The petition organizer, Robert Craig Baum, is dean of academic affairs at Lebanon College, in New Hampshire. When we talked recently, he called the MLA’s record on advocacy "laughable" and the committee response "defensive, unhelpful, and typical."
Baum, who describes his own career as from "migrant intellectual to administration," is no knee-jerk radical. He simply doesn’t share the MLA’s rosy view of its own accomplishments: "The MLA knows about the struggle but does nothing about it beyond endless paperwork, website updates, and speeches." He added, "there’s a Grand Canyon-sized gulf" between the needs of contingent faculty and the MLA staff’s willingness to act.
My own view is that Baum is right. What Feal’s defenders don’t acknowledge is the petitioners’ underlying goal. Quite reasonably, they want what my comrades wanted in 1994, and what grad students and other contingent faculty wanted a generation before that: They want the organization to become far more active in defense of a collapsing profession.
The compensation committee’s response, casting about for some evidence of MLA action, could come up with only the claim that the dues were pretty low, and the availability of very modest travel grants for the impoverished. It also pointed to the MLA’s "Workforce Advocacy Kit," which consists largely of links to reports and articles written before 2010 of varying quality, plus links to materials prepared by the American Federation of Teachers. There are no direct links to the AAUP or any union besides the AFT, no current bibliography on academic-labor issues, no organizing materials, no media kit for various audiences. There’s no staff support for self-organization, and little lobbying and public-relations outreach by the association specific to workplace issues.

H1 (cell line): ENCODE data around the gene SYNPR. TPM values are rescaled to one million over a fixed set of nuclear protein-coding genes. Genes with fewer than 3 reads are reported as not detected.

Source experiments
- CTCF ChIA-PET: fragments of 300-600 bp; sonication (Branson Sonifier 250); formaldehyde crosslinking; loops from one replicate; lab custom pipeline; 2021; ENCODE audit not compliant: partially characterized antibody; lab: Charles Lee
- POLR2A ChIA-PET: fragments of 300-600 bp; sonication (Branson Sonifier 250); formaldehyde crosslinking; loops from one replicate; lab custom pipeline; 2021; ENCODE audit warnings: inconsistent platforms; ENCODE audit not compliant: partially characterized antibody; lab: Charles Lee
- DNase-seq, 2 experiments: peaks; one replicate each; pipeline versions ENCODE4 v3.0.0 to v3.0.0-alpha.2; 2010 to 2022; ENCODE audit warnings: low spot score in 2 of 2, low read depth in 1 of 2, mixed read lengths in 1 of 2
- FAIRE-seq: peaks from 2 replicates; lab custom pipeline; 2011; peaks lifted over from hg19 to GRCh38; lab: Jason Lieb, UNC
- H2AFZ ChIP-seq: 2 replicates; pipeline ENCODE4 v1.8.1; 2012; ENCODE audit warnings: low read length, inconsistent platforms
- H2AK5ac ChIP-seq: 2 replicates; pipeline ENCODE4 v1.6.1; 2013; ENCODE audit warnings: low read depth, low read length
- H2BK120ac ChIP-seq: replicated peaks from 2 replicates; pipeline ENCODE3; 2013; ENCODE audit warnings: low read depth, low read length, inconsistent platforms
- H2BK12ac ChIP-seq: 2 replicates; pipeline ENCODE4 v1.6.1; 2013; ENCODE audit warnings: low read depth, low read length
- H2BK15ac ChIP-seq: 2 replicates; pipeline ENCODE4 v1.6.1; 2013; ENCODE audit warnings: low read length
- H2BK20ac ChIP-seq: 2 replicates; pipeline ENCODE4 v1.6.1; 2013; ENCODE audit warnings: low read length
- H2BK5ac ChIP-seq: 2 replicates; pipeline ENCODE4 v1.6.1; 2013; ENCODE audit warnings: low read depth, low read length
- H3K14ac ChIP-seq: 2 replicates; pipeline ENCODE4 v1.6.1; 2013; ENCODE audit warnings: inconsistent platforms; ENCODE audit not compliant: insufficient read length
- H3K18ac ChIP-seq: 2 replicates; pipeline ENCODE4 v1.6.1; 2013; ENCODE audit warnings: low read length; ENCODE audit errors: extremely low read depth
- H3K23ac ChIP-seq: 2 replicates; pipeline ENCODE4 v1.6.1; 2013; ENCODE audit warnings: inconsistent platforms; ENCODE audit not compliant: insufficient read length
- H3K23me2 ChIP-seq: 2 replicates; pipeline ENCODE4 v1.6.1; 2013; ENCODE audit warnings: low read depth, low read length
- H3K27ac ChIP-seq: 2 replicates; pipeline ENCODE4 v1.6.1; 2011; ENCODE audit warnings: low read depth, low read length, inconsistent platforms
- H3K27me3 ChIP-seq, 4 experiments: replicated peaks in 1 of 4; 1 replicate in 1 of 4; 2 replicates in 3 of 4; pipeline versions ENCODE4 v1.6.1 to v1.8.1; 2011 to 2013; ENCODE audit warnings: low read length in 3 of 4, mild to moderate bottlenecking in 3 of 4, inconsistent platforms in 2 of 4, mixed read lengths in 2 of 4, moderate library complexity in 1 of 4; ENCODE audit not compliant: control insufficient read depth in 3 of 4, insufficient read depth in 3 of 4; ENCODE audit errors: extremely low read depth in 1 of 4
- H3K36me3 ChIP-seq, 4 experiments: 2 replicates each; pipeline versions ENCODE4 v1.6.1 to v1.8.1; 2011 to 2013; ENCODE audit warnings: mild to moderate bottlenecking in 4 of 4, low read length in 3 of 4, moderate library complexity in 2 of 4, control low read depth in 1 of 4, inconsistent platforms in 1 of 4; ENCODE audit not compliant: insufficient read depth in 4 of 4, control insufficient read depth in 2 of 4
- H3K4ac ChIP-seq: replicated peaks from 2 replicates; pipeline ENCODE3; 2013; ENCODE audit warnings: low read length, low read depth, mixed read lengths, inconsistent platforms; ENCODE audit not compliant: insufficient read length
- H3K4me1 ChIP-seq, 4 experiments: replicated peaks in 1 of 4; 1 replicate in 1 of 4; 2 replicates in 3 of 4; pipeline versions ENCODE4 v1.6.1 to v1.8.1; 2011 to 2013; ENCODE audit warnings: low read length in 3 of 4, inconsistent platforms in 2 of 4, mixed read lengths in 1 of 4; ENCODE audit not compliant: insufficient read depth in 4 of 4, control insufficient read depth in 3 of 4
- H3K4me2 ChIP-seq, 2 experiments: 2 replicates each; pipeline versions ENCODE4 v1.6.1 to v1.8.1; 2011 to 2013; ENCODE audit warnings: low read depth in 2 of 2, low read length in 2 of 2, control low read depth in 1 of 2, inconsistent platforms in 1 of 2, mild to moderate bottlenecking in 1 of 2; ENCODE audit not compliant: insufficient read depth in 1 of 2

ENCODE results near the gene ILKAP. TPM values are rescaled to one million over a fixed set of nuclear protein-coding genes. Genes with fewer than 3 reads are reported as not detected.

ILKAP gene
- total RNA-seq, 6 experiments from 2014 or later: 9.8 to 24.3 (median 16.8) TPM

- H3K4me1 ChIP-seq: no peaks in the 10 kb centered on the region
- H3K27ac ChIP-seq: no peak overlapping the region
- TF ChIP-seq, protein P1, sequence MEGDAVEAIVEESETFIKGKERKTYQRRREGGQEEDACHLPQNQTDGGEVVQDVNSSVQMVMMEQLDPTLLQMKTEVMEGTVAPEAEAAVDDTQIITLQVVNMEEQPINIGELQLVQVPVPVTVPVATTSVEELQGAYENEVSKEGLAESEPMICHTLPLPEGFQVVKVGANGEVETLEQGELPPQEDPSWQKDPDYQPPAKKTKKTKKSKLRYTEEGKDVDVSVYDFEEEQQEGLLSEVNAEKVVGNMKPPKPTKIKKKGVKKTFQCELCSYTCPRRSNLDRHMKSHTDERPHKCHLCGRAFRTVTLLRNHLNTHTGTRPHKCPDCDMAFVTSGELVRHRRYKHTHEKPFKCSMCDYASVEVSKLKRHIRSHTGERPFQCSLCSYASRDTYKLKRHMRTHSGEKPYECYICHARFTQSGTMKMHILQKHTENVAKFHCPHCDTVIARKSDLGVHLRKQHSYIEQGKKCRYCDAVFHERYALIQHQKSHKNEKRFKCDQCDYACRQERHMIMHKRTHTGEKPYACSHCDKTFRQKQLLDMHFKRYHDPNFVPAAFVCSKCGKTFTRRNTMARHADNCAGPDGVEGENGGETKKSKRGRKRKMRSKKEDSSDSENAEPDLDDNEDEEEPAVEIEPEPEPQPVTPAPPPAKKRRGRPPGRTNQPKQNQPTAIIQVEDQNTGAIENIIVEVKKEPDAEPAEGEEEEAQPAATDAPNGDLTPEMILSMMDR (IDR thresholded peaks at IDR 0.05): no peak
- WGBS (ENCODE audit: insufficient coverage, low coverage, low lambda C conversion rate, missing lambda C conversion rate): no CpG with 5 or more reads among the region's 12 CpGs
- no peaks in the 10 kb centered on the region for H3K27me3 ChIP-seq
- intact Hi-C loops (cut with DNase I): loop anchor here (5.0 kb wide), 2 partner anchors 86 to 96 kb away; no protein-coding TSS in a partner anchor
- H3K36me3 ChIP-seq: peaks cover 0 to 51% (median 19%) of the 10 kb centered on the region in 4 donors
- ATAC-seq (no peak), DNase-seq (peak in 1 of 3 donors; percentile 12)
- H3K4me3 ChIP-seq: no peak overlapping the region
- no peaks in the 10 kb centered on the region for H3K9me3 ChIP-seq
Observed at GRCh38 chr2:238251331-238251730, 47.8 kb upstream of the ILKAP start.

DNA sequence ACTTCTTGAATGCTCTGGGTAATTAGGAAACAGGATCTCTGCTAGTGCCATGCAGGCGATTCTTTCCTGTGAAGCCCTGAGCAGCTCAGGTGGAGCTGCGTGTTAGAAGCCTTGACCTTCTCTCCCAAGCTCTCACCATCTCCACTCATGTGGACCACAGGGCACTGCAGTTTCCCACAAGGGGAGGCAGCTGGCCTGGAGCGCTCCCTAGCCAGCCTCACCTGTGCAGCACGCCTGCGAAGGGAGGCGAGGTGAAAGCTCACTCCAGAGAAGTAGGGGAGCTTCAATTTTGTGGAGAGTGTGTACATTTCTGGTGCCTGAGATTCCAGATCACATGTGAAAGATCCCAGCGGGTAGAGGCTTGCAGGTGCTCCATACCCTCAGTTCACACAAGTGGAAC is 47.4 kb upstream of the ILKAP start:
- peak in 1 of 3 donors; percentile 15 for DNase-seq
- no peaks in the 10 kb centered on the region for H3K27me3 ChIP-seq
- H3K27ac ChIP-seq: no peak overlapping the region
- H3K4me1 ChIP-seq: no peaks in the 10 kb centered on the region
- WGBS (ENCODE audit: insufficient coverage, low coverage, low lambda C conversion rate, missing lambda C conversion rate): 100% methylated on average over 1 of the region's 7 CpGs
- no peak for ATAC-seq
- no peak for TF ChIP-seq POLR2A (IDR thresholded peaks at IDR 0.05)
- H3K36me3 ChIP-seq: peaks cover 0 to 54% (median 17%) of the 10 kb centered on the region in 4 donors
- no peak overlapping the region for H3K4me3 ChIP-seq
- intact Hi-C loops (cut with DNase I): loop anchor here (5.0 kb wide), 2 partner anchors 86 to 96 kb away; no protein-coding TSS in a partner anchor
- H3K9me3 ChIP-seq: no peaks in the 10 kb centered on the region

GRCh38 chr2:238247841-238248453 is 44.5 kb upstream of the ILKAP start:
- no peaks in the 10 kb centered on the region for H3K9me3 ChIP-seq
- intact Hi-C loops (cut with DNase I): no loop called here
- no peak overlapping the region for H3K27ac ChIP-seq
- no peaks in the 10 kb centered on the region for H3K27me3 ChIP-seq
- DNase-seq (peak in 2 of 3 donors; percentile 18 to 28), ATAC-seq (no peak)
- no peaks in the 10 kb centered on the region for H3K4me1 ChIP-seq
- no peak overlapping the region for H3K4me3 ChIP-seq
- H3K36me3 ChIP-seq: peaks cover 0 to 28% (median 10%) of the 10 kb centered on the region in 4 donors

The "advocacy kit" is little more than "here’s some random stuff we pulled together—good luck and see ya later!"
Both the late Phyllis Franklin, a former executive director of the MLA, and Rosemary Feal told me in interviews that defending tenure and the economic well-being of the membership is not the MLA’s job. Complainants are sent off to the American Association of University Professors, unions, and the like. "I’ve been to Washington," Feal told me. "They just don’t want to listen."
But if you flash back to the creation of the executive-director position as a permanent staff line, one explicit, leading motivation for doing so was to address the "jobs crisis" and engage in lobbying activity. Both Franklin and Feal largely ducked this responsibility in favor of making the organization itself (very) fiscally healthy. Feal has traveled around MLA conventions with public-relations consultants in her wake, but it seems that their job is largely to protect the organization’s image, not create an advocacy strategy.
Feal seems to spend more time defending the association from imaginary enemies within than directing resources toward influential media outlets. She spends way too much time tweeting the members—and tweet-heckling those who disagree with her—rather than getting sit-downs with journalists and politicians.
Right now, what the MLA staff members contribute to the situation of contingent faculty is hand-wringing, not advocacy. If the MLA did more for the future of the profession, nobody would complain about the leaders’ salaries.